I train on month long blocks with 3 weeks on, and 1 week off.
Each month I change things up a little, partly to remain motivated, but mostly to progressively increase the load, and volume of my training. This month, I am making 3 changes.
I have been training inside for several months. As the weather begins to improve, I plan to ride outside more often, at least once a week. As a rule of thumb, I do not enjoy riding outside unless it is 10+ Celsius. It’s almost there, so as long as it is not raining, I’ll venture out.
I usually take 1 day off each week, after 6 days of training. This has worked well, but recently I have felt more fatigued than usual. So, I plan to train for 3 days, and then rest for a day. I will still only rest 1 day in 7, but slip in a rest day every 3rd day. The idea is to do an interval workout at the start of each 3-day block when I am most rested, which will give me 3 days between each of these sessions including a day off. This way I will get a little more rest, particularly preceding the interval workouts.
And lastly, I plan to complete 2 of Caroline Girvan’s follow-along workouts every training day. This will mesh well with the 3 day on, 1 day off schedule. Each day I will do one of the Arms & Shoulder, Legs & Glutes, or Chest workouts, plus one of her Ab sessions. This way I complete 2 full body sessions each week with an emphasis on the core.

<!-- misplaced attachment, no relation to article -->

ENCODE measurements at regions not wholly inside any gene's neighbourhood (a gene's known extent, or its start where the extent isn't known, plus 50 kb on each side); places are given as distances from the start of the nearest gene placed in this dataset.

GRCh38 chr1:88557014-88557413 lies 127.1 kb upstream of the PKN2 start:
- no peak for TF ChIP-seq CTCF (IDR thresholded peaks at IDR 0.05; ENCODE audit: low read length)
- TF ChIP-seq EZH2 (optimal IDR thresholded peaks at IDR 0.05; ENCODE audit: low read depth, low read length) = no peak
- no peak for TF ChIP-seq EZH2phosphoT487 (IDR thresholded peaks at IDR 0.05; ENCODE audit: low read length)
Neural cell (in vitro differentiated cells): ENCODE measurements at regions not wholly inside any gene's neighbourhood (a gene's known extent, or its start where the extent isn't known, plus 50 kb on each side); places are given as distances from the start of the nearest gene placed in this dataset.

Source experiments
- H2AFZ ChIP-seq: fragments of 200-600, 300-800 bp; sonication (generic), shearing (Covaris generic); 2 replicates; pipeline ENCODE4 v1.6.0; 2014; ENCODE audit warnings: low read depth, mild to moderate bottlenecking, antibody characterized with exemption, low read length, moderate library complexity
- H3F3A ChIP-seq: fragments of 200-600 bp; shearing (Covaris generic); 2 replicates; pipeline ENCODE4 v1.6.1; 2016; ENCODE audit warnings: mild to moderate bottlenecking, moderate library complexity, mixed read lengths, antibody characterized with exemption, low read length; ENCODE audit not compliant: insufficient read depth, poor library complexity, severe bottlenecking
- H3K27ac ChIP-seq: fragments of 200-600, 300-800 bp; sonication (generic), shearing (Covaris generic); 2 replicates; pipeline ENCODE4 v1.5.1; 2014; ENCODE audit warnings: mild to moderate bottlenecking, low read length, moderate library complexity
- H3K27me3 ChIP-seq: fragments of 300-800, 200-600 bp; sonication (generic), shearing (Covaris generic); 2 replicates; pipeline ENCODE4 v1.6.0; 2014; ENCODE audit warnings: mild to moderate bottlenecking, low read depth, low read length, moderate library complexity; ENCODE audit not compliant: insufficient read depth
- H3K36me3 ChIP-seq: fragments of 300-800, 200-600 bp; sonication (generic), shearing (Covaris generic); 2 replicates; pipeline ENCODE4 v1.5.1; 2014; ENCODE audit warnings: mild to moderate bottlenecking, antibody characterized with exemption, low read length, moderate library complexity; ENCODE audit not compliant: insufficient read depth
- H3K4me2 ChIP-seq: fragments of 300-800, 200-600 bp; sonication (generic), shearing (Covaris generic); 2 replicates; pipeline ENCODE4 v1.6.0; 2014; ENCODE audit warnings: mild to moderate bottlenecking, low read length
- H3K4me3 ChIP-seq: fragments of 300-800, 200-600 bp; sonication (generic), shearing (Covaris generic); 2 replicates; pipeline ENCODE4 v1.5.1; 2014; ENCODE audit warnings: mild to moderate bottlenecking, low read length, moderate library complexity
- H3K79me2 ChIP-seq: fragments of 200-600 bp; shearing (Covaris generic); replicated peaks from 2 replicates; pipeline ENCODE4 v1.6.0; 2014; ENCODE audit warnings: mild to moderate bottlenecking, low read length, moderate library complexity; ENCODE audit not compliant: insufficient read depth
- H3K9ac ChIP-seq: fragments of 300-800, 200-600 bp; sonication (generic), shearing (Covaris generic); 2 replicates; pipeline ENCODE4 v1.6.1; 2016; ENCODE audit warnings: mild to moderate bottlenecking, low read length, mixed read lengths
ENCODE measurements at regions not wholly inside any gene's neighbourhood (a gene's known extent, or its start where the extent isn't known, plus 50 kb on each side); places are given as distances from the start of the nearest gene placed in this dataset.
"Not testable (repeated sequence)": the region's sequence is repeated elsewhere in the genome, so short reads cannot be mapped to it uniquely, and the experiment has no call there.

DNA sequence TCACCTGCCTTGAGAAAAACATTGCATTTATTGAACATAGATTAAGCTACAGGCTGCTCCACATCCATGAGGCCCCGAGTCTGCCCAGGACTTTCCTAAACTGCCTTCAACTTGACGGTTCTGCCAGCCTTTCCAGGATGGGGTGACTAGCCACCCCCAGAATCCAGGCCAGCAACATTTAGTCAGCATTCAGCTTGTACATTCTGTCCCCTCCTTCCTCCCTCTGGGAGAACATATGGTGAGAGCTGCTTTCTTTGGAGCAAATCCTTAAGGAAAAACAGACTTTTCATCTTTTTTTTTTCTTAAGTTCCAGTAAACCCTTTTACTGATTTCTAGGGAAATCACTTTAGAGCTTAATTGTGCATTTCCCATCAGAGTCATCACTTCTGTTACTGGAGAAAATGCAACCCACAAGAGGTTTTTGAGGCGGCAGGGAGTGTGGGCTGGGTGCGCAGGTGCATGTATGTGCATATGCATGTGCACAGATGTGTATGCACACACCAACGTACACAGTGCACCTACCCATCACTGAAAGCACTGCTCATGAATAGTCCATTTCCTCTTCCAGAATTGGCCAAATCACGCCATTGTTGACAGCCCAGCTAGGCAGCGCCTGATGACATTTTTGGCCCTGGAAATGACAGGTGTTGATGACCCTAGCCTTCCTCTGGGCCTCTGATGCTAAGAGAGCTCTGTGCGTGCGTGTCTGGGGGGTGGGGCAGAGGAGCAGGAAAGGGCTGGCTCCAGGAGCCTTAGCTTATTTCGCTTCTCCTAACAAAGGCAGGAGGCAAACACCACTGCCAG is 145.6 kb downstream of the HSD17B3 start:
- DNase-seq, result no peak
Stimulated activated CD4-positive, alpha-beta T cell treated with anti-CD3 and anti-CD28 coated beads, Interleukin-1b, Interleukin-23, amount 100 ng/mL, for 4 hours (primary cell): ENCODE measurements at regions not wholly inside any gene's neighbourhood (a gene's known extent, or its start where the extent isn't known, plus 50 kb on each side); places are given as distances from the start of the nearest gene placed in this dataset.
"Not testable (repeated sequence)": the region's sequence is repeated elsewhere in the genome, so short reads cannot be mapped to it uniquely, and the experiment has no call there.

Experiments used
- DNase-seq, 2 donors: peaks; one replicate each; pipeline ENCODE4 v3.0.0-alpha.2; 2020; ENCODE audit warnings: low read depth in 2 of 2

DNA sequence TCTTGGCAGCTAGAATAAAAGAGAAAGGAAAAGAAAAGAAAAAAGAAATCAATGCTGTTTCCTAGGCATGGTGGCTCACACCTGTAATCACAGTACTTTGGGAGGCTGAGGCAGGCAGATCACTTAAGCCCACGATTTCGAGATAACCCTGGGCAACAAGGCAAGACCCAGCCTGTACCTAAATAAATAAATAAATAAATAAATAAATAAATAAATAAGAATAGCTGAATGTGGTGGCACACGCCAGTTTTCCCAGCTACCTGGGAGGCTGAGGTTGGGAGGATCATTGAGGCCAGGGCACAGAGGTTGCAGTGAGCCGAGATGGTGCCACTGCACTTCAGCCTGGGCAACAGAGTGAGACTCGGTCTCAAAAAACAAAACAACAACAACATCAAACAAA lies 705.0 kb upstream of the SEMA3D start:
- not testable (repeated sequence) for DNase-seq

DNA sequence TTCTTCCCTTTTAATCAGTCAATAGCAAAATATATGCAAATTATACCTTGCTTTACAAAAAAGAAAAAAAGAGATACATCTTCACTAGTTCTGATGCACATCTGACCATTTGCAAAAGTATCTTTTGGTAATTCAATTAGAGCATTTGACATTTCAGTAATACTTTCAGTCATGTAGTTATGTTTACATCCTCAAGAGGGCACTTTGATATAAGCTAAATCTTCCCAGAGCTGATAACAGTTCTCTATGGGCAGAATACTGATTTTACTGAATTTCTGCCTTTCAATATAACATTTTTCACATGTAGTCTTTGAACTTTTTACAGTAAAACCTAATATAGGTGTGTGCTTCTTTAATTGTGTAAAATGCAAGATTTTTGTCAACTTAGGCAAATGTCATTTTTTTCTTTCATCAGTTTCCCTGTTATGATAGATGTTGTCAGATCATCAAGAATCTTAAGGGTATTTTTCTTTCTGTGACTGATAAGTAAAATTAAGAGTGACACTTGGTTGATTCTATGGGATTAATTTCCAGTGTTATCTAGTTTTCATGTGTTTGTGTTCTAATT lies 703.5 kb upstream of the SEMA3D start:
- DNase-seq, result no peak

These are small changes that I hope will better prepare me for a century ride at the end of the month, and help develop a more thorough, varied workout routine going forward.
I have rambled on how I didn’t like it at first because it turned every ride into a race. I rambled on about how I gradually learned to understand, and appreciate the app; how it helps me find new routes, meet other cyclists, and inspires me to train smarter.
Last year, I noticed that athletes were recording all of their workouts, not just their rides. Triathletes recorded their rides, runs, and swims. Others, recorded their weight training sessions. Some posted yoga, or Pilates sessions. And, some logged their walks.